De Labrouste is also the reading room of the Department of Engravings that covers part of the patio. His first project, studied in April 1859, is quite similar to the one we know, except for one essential point, the roof of the workshop: the flat glazing, made of iron and glass, only later adopted the current shape of the famous domes. . The work ends in a hemicycle, between the shops and the lobby.

But not all his work was limited to the National Library, he also took charge of the remodeling of the Sainte Génèvieve Library, in the Latin Quarter, located on the old sixth-century basilica dedicated to the holy fathers and from where Saint Genevieve faced Attila himself when he besieged Lutetia in 451: Labrouste chose to leave the structure of the building visible, being the starting point of modernity in architecture moving away from the neo-Gothic solutions of Viollet-le-Duc in Notre Dame. The first stone was laid in August 1844 and it opened its doors on February 4, 1851.

When he died in 1875, those whirlpools of life that gave Paris its current profile had already been lost, although there was still much to do on the lots adjoining the National Library. In fact, in 1878, the state acquired four houses that were on the Vivienne square. His land allowed the construction of new spaces, necessary due to the increase in library funds. So in 1890 it was decided to build the Oval room. It was started in 1897 by Jean-Louis Pascal, although the works were not completed until 1932 by Alfred Recoura; It was inaugurated until December 15, 1936 by the President of the Republic Albert Lebrun, a space that the press described as the "oval paradise of Paris".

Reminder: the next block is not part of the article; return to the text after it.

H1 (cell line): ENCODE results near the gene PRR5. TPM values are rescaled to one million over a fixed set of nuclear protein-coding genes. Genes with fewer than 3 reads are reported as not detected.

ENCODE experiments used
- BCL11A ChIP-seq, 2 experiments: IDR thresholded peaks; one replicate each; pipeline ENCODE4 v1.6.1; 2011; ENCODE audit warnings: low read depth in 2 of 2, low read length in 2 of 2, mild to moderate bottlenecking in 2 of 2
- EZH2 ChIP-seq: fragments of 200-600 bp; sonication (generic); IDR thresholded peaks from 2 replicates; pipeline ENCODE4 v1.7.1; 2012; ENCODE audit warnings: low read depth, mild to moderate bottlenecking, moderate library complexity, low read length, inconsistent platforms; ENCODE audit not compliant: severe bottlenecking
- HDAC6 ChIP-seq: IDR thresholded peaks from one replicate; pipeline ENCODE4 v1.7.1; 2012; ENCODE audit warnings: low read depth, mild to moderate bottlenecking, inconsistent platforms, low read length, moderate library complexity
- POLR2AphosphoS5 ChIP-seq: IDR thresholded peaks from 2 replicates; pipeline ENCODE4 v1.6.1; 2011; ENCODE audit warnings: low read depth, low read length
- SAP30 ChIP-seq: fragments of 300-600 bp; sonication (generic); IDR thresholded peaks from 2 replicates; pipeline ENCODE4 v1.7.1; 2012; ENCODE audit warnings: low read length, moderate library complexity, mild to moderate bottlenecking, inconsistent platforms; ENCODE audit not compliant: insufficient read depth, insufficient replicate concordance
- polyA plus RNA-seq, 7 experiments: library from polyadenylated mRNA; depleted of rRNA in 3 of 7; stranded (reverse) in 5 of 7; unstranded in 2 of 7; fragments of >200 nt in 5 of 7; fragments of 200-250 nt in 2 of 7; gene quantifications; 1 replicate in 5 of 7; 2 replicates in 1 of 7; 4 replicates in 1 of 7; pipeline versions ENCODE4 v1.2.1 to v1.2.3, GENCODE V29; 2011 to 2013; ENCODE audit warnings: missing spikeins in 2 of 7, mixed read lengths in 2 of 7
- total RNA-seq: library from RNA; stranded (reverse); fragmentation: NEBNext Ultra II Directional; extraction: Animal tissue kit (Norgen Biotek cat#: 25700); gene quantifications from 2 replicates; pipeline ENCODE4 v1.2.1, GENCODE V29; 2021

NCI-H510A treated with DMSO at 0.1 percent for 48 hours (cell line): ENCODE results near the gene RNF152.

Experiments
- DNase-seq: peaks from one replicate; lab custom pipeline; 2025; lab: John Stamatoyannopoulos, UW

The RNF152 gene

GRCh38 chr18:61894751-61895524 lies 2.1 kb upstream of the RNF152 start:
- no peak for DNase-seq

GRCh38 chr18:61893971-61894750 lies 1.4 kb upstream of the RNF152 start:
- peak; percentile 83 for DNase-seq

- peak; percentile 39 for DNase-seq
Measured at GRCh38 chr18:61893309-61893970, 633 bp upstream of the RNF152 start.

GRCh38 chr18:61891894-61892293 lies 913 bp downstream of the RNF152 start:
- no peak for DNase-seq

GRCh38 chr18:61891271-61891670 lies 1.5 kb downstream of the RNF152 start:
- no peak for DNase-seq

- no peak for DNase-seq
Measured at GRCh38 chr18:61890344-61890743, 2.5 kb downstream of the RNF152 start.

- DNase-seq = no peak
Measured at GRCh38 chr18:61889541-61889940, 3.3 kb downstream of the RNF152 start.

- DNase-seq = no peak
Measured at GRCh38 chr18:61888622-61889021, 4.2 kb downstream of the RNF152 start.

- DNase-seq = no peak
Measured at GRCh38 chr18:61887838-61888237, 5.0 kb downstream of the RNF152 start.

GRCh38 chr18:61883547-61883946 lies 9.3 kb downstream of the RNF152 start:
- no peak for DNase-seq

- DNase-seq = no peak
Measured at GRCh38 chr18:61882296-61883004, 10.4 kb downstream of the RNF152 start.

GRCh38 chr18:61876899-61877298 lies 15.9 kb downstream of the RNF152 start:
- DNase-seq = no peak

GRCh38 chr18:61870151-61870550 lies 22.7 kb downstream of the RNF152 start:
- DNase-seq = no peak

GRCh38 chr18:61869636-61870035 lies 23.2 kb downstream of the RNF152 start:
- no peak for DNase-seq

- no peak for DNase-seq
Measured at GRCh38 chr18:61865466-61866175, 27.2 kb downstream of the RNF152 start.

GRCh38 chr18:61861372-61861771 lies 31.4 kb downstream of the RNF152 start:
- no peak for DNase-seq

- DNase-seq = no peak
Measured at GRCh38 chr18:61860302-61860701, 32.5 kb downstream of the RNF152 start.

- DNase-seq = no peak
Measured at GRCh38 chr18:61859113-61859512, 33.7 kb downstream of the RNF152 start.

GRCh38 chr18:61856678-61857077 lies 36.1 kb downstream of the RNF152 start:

A large ellipse covered by a glass ceiling, with a major axis of 43.70 meters and a minor axis of 32.80 meters. Remarkable for its height of 18 meters, the room is dominated by a central glass ceiling surrounded by sixteen glazed œil-de-boeuf windows. In addition to the reading area, the glass ceiling light illuminates the three floors of shelves in the gallery and the basement store, the Pascal Crypt, thanks to a glass tile floor, now covered with carpet. The large iron balconies with slatted floors facilitate movement and consultation of the collections kept in the galleries.

At the end of the visit to these libraries, we realize that the passerby in Paris has acquired a mental image of the place to which he likes to belong, since this taste has created for him the repertoire of "vivid images" that Roland Barthes speaks of. with which to move in the multicultural sea of ​​our days.